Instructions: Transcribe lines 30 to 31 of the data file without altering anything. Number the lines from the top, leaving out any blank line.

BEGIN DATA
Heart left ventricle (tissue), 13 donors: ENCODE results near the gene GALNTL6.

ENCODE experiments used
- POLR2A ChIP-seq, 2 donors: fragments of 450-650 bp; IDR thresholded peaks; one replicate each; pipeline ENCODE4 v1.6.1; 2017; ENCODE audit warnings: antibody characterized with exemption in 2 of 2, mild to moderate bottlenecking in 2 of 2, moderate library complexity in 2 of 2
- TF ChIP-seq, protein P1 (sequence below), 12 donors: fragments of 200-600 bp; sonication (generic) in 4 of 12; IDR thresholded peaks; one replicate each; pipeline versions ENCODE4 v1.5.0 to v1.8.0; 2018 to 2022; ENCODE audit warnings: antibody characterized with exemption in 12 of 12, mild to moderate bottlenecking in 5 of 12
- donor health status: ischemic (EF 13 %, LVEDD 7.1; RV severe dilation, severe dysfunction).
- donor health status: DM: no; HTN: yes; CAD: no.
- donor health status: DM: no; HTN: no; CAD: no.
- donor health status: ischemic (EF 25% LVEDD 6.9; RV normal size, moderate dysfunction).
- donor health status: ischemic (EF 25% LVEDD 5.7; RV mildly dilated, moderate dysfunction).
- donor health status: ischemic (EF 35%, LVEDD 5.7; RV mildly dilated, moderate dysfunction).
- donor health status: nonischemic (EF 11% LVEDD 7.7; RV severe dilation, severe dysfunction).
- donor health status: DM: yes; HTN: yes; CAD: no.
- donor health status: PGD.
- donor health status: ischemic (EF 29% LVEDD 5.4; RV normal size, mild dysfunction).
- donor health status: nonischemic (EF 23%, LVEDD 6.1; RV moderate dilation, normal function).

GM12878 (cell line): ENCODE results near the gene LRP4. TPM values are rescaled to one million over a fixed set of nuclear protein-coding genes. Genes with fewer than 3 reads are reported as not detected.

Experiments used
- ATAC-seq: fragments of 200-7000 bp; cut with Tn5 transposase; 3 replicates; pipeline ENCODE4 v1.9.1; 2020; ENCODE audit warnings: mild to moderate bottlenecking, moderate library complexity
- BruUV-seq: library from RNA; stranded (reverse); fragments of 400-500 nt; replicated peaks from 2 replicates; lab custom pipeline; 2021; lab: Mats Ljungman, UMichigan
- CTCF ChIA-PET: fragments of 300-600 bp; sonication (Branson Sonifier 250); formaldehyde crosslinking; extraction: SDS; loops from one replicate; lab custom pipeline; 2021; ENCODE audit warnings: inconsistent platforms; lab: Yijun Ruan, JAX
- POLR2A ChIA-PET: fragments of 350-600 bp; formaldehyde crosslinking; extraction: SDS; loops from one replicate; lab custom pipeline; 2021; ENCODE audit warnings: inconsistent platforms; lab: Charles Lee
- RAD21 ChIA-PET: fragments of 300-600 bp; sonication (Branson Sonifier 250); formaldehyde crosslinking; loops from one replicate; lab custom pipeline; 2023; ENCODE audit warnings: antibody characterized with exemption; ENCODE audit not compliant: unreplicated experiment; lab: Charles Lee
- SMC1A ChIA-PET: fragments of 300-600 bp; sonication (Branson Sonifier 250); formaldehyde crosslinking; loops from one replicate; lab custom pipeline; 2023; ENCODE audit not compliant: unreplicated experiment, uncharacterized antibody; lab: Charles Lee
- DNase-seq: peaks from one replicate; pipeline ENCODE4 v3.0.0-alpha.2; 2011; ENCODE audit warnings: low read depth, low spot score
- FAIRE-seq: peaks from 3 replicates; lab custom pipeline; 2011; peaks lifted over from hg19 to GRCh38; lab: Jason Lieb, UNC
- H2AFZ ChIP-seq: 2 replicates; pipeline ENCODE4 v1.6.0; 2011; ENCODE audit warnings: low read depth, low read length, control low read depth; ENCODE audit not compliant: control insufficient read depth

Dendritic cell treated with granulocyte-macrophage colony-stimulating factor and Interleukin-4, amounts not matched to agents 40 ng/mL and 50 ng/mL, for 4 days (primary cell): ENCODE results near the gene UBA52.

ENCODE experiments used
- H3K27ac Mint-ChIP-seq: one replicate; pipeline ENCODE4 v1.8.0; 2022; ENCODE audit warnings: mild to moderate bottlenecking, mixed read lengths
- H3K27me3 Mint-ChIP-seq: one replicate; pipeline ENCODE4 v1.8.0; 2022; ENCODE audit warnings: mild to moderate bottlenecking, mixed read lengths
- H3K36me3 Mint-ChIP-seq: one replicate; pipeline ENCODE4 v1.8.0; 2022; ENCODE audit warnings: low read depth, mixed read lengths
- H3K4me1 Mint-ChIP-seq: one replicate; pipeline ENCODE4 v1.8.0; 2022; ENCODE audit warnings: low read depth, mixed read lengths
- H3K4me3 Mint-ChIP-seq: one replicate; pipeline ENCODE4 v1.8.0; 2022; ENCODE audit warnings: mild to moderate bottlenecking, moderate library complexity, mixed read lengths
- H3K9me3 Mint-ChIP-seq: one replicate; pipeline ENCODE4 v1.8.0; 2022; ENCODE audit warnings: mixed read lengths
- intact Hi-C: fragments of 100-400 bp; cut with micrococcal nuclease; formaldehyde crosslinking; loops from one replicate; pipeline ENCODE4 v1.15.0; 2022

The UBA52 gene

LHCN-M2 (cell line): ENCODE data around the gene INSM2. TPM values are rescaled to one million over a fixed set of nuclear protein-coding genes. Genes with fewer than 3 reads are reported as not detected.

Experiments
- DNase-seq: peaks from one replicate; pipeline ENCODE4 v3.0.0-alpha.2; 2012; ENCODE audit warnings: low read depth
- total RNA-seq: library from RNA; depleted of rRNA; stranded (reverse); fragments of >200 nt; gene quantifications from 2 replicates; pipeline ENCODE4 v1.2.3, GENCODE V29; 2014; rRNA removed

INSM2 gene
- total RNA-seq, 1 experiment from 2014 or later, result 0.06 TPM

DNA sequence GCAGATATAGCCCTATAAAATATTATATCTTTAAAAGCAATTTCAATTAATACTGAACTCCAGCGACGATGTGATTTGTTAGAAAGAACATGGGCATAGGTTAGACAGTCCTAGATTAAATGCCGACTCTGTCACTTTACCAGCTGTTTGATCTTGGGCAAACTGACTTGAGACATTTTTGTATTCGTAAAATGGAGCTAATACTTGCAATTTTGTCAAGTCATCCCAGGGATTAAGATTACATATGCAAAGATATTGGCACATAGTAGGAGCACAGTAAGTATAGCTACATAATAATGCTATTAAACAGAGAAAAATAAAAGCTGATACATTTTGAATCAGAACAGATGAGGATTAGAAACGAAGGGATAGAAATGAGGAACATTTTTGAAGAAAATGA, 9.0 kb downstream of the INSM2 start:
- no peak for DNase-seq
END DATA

- H3K27me3 Mint-ChIP-seq: one replicate; pipeline ENCODE4 v1.8.0; 2022; ENCODE audit warnings: mild to moderate bottlenecking, mixed read lengths
- H3K36me3 Mint-ChIP-seq: one replicate; pipeline ENCODE4 v1.8.0; 2022; ENCODE audit warnings: low read depth, mixed read lengths